Li'l pistachio hunter....

Nov 29, 2000
This is my new "belt money" knife....
4 inch blade of 1084, a nice hammon (hell. it's free!!) tapered full tang.
I'm gonna make up several for the Houston gunshow....does $89.95 with a sheath sound like too much??

id say more like $60 because you will sell more, but if you put a hamon on all of them and put a little info card about there making process and quality, people will understand the asking price and appriciate them more over the other knives at the gun show. and that will help sell them. it all depends how much money do they cost for you to make, and how much time you invest in them. and since this is for belt money, how many belts will you waste making the knives to buy more belts?
Blast. If you only get 90 bucks for that knife AND a sheath, it's gonna be a really long time before I get more that $20 for a knife I made. I like it a lot. I really like the profile and the simplicity of the whole thing. Very cool. Just curious, what kind of wood is that and what is the OAL?

Truth is, I've less than 3 hours in the knife and sheath. As for belts; I used stuff already in use as opposed to a "new" 80 grit for the initial grind like I do on the stuff that really turns me on. I'd guess I've less than ten bucks in everything including electricity. Your right about the "education curve" lots of people don't know a hammon from a gammon..... a nice little phamplet would do nicely don'tcha think??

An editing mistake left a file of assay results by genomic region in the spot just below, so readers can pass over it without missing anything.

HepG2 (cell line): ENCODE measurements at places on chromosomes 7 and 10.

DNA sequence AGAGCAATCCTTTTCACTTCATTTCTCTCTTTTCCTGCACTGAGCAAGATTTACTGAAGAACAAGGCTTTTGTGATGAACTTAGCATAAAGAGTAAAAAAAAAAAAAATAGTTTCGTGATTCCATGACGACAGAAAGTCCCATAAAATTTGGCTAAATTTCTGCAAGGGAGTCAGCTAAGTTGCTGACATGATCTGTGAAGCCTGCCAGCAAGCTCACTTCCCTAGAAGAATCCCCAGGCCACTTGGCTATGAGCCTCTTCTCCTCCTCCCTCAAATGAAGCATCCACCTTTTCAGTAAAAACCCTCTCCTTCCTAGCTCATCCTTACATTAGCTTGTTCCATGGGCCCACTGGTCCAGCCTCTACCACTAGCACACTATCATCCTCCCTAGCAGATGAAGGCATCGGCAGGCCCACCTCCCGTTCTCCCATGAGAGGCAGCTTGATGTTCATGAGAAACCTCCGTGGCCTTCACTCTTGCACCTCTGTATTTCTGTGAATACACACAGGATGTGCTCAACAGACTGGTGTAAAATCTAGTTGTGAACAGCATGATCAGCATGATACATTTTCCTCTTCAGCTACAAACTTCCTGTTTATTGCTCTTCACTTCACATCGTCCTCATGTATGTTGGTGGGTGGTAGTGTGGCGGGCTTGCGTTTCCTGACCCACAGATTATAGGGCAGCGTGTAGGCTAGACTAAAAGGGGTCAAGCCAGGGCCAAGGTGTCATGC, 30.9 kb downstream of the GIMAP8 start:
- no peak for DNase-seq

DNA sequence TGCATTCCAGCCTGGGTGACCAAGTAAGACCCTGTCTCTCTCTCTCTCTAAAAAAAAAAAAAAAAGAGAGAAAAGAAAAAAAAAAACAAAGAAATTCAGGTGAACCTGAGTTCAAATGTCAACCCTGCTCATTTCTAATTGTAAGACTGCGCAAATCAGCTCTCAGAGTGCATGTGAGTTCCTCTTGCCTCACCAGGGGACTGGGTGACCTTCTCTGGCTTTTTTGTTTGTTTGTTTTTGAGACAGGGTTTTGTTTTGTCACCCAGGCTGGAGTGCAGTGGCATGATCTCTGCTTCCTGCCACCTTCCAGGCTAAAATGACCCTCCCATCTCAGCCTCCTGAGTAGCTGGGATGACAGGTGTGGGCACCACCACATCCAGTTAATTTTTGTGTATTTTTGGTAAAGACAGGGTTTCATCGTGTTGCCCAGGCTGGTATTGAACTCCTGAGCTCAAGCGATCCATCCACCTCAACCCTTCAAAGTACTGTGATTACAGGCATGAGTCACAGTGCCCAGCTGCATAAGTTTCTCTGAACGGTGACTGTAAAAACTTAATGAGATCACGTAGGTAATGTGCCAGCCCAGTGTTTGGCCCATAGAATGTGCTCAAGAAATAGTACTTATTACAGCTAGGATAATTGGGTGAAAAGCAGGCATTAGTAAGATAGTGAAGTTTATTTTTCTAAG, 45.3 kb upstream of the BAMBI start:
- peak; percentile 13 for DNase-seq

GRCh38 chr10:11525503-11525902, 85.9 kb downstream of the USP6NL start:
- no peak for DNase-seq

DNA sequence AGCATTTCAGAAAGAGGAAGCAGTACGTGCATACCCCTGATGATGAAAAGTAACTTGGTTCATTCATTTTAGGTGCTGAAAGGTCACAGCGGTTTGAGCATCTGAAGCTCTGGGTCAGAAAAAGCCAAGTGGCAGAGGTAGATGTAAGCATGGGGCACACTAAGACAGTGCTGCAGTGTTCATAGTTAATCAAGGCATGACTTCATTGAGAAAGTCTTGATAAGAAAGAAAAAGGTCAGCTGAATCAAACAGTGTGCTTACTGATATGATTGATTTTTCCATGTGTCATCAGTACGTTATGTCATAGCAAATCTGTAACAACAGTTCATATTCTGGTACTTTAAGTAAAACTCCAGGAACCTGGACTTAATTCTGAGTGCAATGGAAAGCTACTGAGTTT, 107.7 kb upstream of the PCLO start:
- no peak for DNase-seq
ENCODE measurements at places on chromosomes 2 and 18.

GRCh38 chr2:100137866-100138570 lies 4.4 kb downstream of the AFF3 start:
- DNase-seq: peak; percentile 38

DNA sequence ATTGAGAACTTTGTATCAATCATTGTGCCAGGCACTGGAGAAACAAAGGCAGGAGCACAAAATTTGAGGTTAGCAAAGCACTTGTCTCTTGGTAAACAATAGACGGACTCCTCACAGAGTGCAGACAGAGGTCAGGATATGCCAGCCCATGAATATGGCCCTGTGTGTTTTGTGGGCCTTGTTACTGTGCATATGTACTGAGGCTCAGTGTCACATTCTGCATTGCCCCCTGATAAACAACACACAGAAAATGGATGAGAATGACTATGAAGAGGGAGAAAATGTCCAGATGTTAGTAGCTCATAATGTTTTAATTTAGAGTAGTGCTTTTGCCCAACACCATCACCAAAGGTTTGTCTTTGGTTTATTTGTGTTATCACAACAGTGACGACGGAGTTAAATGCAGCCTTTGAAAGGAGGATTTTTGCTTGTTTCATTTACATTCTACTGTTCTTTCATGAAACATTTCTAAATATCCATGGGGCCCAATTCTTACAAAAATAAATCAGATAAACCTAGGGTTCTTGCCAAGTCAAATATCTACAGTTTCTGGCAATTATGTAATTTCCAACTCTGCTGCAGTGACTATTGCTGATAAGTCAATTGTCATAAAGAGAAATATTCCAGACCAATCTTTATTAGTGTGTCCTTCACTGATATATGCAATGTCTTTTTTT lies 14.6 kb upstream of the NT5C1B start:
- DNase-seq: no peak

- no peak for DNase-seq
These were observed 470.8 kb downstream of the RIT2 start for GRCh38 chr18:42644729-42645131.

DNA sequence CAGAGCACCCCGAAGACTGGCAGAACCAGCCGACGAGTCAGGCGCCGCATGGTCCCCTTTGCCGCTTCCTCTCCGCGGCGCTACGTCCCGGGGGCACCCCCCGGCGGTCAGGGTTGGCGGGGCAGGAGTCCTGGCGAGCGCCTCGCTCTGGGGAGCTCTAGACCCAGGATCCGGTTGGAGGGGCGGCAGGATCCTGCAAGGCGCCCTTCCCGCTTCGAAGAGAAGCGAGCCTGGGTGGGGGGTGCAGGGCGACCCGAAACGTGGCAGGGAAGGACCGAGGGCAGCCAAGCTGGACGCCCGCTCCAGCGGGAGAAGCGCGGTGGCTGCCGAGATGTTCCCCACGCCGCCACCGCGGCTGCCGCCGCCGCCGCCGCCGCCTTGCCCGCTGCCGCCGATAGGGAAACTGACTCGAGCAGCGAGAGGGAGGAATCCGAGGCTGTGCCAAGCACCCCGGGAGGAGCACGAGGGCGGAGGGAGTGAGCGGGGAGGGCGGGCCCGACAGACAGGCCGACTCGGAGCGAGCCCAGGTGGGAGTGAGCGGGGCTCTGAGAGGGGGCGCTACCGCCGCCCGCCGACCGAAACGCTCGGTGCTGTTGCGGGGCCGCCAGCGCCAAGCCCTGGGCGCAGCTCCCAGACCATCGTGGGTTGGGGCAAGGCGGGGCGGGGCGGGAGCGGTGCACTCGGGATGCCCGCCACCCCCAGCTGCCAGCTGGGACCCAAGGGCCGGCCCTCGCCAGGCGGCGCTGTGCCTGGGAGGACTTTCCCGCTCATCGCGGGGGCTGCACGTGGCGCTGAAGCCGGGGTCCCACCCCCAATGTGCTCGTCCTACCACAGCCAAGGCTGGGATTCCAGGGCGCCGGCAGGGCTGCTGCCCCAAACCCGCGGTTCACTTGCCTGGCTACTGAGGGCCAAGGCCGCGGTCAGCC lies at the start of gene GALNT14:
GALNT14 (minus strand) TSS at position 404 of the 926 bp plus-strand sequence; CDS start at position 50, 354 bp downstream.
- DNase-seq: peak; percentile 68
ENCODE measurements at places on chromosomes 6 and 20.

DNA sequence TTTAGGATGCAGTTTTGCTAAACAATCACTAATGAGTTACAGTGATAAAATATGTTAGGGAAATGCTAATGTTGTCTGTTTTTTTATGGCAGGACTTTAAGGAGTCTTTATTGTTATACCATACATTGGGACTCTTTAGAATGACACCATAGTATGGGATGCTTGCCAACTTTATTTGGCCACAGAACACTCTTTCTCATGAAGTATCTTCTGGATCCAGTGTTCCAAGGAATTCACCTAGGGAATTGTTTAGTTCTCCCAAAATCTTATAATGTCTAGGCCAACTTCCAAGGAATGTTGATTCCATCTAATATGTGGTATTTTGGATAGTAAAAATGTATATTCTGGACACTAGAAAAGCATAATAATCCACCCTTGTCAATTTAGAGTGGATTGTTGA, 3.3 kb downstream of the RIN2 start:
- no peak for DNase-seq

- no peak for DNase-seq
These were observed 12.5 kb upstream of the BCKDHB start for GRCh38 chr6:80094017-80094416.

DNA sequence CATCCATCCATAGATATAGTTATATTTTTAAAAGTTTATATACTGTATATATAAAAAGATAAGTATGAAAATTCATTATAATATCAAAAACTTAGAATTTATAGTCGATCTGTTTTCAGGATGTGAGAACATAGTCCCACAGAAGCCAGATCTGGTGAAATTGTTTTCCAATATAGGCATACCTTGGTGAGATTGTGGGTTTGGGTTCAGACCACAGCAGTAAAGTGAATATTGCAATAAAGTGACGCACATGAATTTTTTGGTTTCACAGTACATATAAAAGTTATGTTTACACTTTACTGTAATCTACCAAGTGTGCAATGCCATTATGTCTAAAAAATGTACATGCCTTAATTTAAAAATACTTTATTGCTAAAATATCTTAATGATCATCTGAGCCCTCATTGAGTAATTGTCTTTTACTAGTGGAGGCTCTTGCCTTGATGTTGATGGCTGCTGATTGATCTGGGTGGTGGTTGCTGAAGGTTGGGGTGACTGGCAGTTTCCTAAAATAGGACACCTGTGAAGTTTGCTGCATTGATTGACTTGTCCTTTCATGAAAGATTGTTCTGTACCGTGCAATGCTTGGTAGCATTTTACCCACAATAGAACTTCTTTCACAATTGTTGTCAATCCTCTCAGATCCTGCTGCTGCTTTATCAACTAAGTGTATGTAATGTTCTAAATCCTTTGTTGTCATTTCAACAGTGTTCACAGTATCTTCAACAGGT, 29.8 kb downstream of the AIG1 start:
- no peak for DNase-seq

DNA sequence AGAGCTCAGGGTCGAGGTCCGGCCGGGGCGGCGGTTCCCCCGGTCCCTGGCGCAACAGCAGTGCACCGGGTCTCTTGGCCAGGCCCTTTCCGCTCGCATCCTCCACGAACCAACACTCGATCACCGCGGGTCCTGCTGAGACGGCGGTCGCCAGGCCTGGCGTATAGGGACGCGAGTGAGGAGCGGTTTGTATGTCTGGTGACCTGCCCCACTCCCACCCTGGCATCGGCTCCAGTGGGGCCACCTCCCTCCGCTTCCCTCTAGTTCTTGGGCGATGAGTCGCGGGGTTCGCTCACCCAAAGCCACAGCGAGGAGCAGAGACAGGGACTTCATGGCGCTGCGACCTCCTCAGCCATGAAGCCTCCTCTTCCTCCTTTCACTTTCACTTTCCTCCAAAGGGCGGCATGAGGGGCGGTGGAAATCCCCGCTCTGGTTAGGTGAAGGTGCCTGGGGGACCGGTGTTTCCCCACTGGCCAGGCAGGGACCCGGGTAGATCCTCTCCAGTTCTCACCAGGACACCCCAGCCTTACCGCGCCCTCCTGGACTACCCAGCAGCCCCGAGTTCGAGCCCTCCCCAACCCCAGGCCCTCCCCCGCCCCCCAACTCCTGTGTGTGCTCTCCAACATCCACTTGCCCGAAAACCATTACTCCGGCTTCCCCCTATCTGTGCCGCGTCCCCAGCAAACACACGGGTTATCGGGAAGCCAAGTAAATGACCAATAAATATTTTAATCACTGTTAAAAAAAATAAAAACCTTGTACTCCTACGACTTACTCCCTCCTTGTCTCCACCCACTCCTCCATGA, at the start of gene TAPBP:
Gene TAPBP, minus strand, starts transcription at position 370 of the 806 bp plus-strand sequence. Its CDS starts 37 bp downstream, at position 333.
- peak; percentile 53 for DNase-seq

regards, mitch :)
I'd say it's eight inches overall; 3.5 inches of "sharpened" blade. The wood is Pistachio!, what else. Several years back, I bought a lot of scrap wood from a custom stock maker out in CA. This stuff is (in his own words...)"ornamental Pistachio" VERY HARD!! and very cool.... has lots of colors.

thanks for the compliment!
i used to look at knives alot to buy, and the thing i alway wanted most was more info and more detail about the knife im buying. if you explain the hammon making process, and say something about how the japanese made swords like this, it will inslantly make people think of those movies where the hero and his katana can cut through anything, and they'll sell like crazy. its works ive helped my freind sell outa knives at a ren faire before just by telling people about how the knives are made!
It's just Will. I was trying to figure out what the knife had to do with Pistachios (a little big for opening them...). I probably should have figured that out. I agree with Elven about the info with the knife. Anyone can sell a knife, but not as many can sell a knife with character and a story. And a hamon looks like a defect if you don't know what it is, but it's really cool when you know what it means.

That looks like a pretty good knife for the price. I love selling at gun shows. One thing that helps sell knives is to show one of your knives cut a pakistany knife in half.
D@mn, sell me one for $20 and double your money? :D Just kidding. I sure see know reason why you couldn't get more than that. I am not much of a Jesse James fan (except he is a much better craftsman than the occ crew) but one thing he always said really sticks with me. If you do custom work do not be afraid to ask what you want. Something to that effect.